The camps appear to be sparse. One account from a Uyghur student who had been studying in the U.S. — and who was imprisoned upon trying to return to Xinjiang — noted that his incarceration featured marching, chanting, and repeated viewing of “re-education” videos.
“One prisoner said that at 6 or 7 A.M. you get up and sit down,” Isa told ThinkProgress. “You can’t move, you can’t run, you can’t talk. You have to sit and self-criticize yourself… At lunch time you have bit of space, but then after lunch you sit, and you self-criticize again. It is psychological torture.”
Fatalities, and worse
While China hasn’t released any information internationally about its detention policies, Chinese authorities have had little compunction about imprisoning family members of those living abroad, and those who are critical of Beijing’s dictatorship. Not only have family members of American-based journalists languished in these camps, but Isa’s mother herself was detained over a year ago.
And this week, Isa learned that his mother, Ayhan Memet, had died in one of the camps. She was 78 years old.
“It is very, very difficult to get any information about what is going on in the camps,” Isa said. “But maybe I’m one of the lucky ones, because I got the news about my mother… So many people, so many Uyghurs who live in exile, they don’t know.”
A report from Radio Free Asia last week noted that more than two dozen Uyghurs had already died in the camps. But those numbers come from just one county in Xinjiang.
“Every single Uyghur abroad has relatives waiting for a slow death in these camps,” wrote Mehmet Tohti, a Toronto-based Uyghur human rights activist.
Thus far, there has been negligible international outcry about the camps — although that may be symptomatic not simply of China’s economic clout, but also of just how little information has been revealed about the camps. Thankfully, though, things are starting to change. In April, U.S. officials threatened to implement sanctions against those responsible for Xinjiang’s security architecture.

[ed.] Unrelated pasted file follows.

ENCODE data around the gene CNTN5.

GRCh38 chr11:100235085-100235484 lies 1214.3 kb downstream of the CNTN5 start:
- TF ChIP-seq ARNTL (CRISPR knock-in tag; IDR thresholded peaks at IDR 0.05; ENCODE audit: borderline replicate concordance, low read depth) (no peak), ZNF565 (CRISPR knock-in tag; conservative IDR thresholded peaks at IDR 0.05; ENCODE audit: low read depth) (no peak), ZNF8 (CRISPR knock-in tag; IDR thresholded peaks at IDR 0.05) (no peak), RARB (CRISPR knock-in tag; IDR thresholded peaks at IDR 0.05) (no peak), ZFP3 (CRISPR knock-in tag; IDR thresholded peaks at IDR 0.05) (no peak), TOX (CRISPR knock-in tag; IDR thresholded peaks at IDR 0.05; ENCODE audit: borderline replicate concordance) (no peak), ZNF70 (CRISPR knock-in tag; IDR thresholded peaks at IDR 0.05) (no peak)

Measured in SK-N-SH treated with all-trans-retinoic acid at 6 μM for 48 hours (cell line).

HBO’s John Oliver also highlighted Uyghurs’ plight in a recent episode of Last Week Tonight.
While Washington debates potential sanctions for the swelling human rights disaster in Xinjiang, analysts and researchers have a more linguistic debate to deal with: just what to call these camps now metastasizing through the region. Beijing prefers the anodyne term “re-education camps,” but Thum referred to them as “internment camps,” noting that he’s also considering using the term “forced indoctrination camps” in the future. Noted Xinjiang scholar James Leibold condemned the camps last month as part of “China’s Muslim gulag,” presenting “one of the worst human rights abuses in recent times.”
Isa, meanwhile, is fine with calling them something else entirely: “concentration camps,” a term Leibold has also used.
But beyond what to call these facilities is the question of what comes next — and when, or if, we’ll know. “Even if it doesn’t get worse, it’s already one of the more frightening human rights abuses on the planet — but there are good reasons to worry about it getting worse,” Thum said. As another China scholar noted, the situation “smells of the pre-genocidal.”
“The world already promised ‘never again’ — but it’s happening again,” Isa added. “Tomorrow may be too late. Maybe it’s already started. We just don’t know.”
Source: Think Progress